By Kathryn Daily, CISSP, CAP, RDRP
Ransomware is one of the top buzzwords you here today in reference to cybersecurity with good reason. Ransomware attacks nearly doubled in the first half of 2021. Thanks to NIST, organizations now have a framework of security objectives that support preventing, responding to, and recovering from ransomware threats and to deal with the potential consequences of events.
“Ransomware is a type of malicious attack where attackers encrypt an organization’s data and demand payment to restore access.”
As you know, the Cybersecurity Framework functional categories are as follows: Identify, Protect, Detect, Respond, and Recover. The Ransomware Profile applies security objectives to those categories to wit:
An inventory of physical devices should be undertaken, reviewed, and maintained to ensure there is no unprotected vector for a
ransomware attack. A hardware inventory will also be necessary during the recovery phase, should a reinstallation of applications be necessary. Software inventories may track information such as software name, version, etc., devices where it’s currently installed, last patch date, and current known vulnerabilities. This information supports the remediation of vulnerabilities that could be exploited in ransomware attacks.
Organizational communications and data flows are mapped to enumerate what information or processes are at risk, should the attackers move laterally within the environment. External information systems must be catalogued so that organizations can communicate to partners and possible actions such as temporarily disconnection from external systems in response to ransomware events. Resources such
as: hardware, devices, data, time, personnel, software, etc., should be prioritized based on their classification, criticality, and business value in order to understand the true scope and impact of ransomware events and is an important factor in contingency planning for future ransomware events, responses, and recovery actions.
Most ransomware attacks are conducted through network connections and ransomware attacks often start with credential compromise. Proper credential management is an essential mitigation. Additionally, most ransomware attacks are conducted remotely. Management of privileges associated with remove access can help to maintain the integrity of systems and data files to protect against insertion of malicious code and exfiltration of data. Using token-based multifactor-authentication will reduce the likelihood of account compromise. Network segmentation or segregation can limit the scope of ransomware events by preventing malware from proliferating among potential target systems.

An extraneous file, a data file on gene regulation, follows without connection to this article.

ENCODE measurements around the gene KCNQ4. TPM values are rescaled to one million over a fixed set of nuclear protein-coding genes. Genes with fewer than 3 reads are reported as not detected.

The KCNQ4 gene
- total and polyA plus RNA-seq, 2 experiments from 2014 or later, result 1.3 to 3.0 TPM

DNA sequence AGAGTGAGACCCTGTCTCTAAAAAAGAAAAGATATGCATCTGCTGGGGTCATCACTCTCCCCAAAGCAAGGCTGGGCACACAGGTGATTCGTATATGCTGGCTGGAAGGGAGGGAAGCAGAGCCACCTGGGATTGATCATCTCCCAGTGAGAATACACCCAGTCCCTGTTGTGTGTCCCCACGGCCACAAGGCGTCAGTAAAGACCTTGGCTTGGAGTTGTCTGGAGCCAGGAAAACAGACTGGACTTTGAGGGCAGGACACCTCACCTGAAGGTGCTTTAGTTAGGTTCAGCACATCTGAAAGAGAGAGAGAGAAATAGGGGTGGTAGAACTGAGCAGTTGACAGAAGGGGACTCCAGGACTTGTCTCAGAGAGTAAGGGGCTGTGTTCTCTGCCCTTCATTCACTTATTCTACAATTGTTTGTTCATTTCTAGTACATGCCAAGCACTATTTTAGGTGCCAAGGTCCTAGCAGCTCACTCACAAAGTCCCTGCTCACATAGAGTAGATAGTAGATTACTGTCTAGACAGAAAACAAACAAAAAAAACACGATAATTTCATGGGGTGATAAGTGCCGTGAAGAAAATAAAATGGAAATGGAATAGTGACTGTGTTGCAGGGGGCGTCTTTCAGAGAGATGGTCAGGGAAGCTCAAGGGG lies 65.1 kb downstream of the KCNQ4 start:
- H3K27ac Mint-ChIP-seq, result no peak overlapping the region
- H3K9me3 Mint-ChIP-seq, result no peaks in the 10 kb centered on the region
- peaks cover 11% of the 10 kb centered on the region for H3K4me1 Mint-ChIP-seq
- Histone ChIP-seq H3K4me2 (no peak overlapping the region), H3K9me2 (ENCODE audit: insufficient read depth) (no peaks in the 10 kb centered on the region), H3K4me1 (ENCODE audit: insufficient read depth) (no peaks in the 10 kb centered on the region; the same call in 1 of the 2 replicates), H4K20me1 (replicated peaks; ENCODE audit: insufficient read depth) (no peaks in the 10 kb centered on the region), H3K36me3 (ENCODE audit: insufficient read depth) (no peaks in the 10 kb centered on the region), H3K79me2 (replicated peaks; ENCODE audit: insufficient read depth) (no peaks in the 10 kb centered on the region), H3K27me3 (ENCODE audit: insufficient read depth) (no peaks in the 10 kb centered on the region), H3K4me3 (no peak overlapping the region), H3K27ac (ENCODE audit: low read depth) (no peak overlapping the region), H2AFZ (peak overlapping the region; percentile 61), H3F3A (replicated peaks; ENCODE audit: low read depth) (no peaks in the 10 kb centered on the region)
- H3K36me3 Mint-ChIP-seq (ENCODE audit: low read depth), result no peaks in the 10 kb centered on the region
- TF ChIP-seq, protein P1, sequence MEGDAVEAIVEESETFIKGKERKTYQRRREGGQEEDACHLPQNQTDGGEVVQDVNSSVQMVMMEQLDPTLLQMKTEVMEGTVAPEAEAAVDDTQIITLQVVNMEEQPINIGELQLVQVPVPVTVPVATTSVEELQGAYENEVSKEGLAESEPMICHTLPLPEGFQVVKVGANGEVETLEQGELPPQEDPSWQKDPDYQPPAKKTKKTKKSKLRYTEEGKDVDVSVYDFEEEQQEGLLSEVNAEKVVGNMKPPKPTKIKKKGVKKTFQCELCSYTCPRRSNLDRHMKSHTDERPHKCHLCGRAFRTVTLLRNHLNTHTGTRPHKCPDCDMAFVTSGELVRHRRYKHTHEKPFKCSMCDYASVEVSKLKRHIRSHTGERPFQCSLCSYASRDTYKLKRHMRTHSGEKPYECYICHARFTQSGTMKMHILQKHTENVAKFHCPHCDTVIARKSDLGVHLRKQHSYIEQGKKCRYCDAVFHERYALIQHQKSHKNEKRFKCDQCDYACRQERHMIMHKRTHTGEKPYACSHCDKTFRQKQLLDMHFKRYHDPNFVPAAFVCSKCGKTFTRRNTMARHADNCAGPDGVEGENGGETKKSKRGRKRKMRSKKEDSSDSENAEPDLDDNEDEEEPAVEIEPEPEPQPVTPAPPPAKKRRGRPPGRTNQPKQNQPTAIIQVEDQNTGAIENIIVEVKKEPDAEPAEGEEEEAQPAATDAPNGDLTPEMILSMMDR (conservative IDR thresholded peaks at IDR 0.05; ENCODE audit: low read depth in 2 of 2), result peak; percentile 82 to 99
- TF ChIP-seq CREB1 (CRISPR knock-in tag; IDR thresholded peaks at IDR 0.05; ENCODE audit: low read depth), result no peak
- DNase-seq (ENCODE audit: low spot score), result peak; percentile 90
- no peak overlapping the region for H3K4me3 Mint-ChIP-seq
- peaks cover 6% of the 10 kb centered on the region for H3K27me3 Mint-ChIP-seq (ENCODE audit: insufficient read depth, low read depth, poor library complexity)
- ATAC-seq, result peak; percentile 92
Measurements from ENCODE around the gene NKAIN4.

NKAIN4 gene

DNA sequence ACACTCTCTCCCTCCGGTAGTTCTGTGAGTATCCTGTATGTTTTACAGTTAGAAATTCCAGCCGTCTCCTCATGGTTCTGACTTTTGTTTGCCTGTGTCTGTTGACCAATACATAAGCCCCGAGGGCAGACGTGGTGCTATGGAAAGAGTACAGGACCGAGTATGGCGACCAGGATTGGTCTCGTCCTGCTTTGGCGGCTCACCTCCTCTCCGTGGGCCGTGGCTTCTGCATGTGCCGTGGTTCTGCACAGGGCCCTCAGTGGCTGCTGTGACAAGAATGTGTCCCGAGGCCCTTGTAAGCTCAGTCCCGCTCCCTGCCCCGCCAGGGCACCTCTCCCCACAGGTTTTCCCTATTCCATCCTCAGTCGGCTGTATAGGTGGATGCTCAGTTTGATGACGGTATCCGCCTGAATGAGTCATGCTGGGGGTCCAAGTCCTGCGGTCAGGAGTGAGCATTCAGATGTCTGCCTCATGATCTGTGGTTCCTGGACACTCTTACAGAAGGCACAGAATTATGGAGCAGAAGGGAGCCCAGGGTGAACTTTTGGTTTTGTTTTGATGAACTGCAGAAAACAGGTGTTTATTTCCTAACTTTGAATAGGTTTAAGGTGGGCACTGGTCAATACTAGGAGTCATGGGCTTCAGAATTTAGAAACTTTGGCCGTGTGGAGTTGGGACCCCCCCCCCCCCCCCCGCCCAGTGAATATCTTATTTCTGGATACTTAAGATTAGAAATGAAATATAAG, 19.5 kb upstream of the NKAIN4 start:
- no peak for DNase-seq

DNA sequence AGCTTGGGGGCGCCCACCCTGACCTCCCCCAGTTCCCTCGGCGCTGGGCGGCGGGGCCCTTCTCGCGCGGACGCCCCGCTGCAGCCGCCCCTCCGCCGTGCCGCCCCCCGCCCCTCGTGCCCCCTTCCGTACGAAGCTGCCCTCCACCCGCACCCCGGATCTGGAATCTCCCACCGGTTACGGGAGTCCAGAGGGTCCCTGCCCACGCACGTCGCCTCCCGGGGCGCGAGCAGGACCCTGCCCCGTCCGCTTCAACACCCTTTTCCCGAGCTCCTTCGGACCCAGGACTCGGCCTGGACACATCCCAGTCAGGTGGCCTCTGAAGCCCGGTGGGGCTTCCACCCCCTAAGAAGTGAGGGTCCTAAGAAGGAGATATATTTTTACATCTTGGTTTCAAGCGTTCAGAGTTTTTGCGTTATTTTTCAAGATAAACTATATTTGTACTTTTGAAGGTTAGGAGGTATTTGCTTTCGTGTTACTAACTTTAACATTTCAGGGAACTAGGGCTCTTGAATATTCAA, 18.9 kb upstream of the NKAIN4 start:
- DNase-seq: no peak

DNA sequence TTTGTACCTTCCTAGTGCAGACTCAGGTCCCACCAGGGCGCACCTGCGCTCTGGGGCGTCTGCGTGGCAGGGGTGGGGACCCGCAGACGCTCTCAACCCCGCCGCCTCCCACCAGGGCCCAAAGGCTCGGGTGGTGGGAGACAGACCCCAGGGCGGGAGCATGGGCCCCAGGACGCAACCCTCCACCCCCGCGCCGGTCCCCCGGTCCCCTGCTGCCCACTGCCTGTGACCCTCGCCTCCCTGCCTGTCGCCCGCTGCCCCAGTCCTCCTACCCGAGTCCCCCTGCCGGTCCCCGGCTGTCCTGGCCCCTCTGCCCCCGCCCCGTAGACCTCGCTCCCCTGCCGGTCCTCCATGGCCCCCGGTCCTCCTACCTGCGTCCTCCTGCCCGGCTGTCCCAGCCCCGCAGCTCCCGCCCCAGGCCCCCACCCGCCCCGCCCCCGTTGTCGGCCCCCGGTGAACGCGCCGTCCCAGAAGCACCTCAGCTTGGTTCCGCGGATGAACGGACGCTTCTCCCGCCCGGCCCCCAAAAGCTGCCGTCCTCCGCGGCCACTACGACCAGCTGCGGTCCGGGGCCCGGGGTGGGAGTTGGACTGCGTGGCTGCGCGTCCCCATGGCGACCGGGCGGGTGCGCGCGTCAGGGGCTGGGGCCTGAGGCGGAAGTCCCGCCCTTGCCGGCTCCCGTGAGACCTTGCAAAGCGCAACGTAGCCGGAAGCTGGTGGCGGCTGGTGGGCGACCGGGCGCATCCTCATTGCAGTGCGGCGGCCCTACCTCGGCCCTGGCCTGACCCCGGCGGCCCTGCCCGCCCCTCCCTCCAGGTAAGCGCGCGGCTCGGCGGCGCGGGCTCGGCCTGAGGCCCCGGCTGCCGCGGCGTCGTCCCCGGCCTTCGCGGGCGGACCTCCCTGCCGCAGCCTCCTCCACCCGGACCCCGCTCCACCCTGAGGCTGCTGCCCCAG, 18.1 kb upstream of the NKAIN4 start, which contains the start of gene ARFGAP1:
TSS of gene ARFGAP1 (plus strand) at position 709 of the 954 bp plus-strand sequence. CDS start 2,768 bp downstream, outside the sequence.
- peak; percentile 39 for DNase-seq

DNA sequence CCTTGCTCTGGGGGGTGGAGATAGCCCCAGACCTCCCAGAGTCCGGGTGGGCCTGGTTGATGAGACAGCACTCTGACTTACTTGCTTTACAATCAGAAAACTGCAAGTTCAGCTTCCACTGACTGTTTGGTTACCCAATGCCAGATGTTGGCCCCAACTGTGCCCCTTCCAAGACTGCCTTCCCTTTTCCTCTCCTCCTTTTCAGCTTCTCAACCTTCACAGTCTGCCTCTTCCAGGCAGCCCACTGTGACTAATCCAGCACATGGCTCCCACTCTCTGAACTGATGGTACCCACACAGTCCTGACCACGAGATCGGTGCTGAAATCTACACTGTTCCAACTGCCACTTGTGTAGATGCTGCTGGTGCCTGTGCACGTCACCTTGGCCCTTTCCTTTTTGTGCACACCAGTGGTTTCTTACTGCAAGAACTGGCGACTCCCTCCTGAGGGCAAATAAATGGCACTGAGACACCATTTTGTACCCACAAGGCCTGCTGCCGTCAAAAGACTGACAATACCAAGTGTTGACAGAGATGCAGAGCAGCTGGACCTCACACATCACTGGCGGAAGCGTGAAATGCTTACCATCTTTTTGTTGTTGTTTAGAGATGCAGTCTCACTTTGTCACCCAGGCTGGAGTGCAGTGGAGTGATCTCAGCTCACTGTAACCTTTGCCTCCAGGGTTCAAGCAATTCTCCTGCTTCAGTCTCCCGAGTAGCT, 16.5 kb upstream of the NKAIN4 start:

Most ransomware attacks are made possible by users who engage in unsafe practices, administrators who implement insecure configurations, or developers who have insufficient security training. All users, regardless of function, should be informed, and trained, in security mechanisms within their role in the system.
Multiple sources and sensors along with a security information and event management (SEIM) solution would improve early detection of ransomware. Determining the impact of events can inform response and recovery priorities. This information should be in the contingency planning documentation. Network monitoring might detect intrusions before malicious code can be inserted or large volumes of information are encrypted or exfiltrated. Monitoring personnel activity might detect insider threats or insecure staff practices or compromised credentials and thwart potential ransomware events. Vulnerabilities can be exploited during a ransomware attack. Regular vulnerability scans can allow an organization to detect and mitigate most vulnerabilities before they are used to execute ransomware.
Response to ransomware events include both technical and business responses. An efficient response requires all parties to under stand their roles and responsibilities. Coordination priorities include stemming the spread of misinformation as well as preemptive messaging. Information sharing may also yield forensic benefits and reduce the impact and profitability of ransomware attacks. Forensics help identify the root cause to contain and eradicate the attack, including things like resetting passwords of credentials stolen by the attacker, deleting malware used by the attacker, and removing persistence mechanisms used by the attacker.
Immediate initiation of the recovery plan after the root cause has been identified can cut loses. Recovery plans must incorporate lessons learned to minimize the probability of future successful ransomware attacks.